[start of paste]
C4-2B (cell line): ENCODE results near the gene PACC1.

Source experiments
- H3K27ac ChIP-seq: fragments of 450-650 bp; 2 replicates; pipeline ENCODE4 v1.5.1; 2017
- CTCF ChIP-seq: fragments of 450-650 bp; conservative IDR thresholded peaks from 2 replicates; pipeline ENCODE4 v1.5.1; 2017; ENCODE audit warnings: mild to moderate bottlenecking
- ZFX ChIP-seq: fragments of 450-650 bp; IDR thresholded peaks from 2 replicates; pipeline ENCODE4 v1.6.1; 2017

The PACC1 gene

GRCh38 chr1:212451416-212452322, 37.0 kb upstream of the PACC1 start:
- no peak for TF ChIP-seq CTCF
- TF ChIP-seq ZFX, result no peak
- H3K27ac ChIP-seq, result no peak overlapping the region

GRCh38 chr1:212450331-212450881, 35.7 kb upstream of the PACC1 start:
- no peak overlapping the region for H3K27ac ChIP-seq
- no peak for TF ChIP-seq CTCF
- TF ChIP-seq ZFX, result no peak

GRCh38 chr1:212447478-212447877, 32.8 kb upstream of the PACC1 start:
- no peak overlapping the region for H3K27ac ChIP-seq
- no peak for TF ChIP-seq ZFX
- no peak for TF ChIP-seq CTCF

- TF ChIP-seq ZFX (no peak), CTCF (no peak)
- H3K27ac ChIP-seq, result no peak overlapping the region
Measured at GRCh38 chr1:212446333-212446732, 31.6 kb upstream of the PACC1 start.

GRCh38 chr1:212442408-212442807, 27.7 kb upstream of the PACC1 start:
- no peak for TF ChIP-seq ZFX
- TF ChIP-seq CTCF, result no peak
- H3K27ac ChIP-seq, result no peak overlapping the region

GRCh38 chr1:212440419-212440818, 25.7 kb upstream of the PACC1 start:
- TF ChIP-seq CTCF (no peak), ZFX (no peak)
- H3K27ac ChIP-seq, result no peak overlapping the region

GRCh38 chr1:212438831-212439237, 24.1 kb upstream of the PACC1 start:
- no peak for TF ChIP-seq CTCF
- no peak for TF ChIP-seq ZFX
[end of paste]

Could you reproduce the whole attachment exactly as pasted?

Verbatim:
C4-2B (cell line): ENCODE results near the gene PACC1.

Source experiments
- H3K27ac ChIP-seq: fragments of 450-650 bp; 2 replicates; pipeline ENCODE4 v1.5.1; 2017
- CTCF ChIP-seq: fragments of 450-650 bp; conservative IDR thresholded peaks from 2 replicates; pipeline ENCODE4 v1.5.1; 2017; ENCODE audit warnings: mild to moderate bottlenecking
- ZFX ChIP-seq: fragments of 450-650 bp; IDR thresholded peaks from 2 replicates; pipeline ENCODE4 v1.6.1; 2017

The PACC1 gene

GRCh38 chr1:212451416-212452322, 37.0 kb upstream of the PACC1 start:
- no peak for TF ChIP-seq CTCF
- TF ChIP-seq ZFX, result no peak
- H3K27ac ChIP-seq, result no peak overlapping the region

GRCh38 chr1:212450331-212450881, 35.7 kb upstream of the PACC1 start:
- no peak overlapping the region for H3K27ac ChIP-seq
- no peak for TF ChIP-seq CTCF
- TF ChIP-seq ZFX, result no peak

GRCh38 chr1:212447478-212447877, 32.8 kb upstream of the PACC1 start:
- no peak overlapping the region for H3K27ac ChIP-seq
- no peak for TF ChIP-seq ZFX
- no peak for TF ChIP-seq CTCF

- TF ChIP-seq ZFX (no peak), CTCF (no peak)
- H3K27ac ChIP-seq, result no peak overlapping the region
Measured at GRCh38 chr1:212446333-212446732, 31.6 kb upstream of the PACC1 start.

GRCh38 chr1:212442408-212442807, 27.7 kb upstream of the PACC1 start:
- no peak for TF ChIP-seq ZFX
- TF ChIP-seq CTCF, result no peak
- H3K27ac ChIP-seq, result no peak overlapping the region

GRCh38 chr1:212440419-212440818, 25.7 kb upstream of the PACC1 start:
- TF ChIP-seq CTCF (no peak), ZFX (no peak)
- H3K27ac ChIP-seq, result no peak overlapping the region

GRCh38 chr1:212438831-212439237, 24.1 kb upstream of the PACC1 start:
- no peak for TF ChIP-seq CTCF
- no peak for TF ChIP-seq ZFX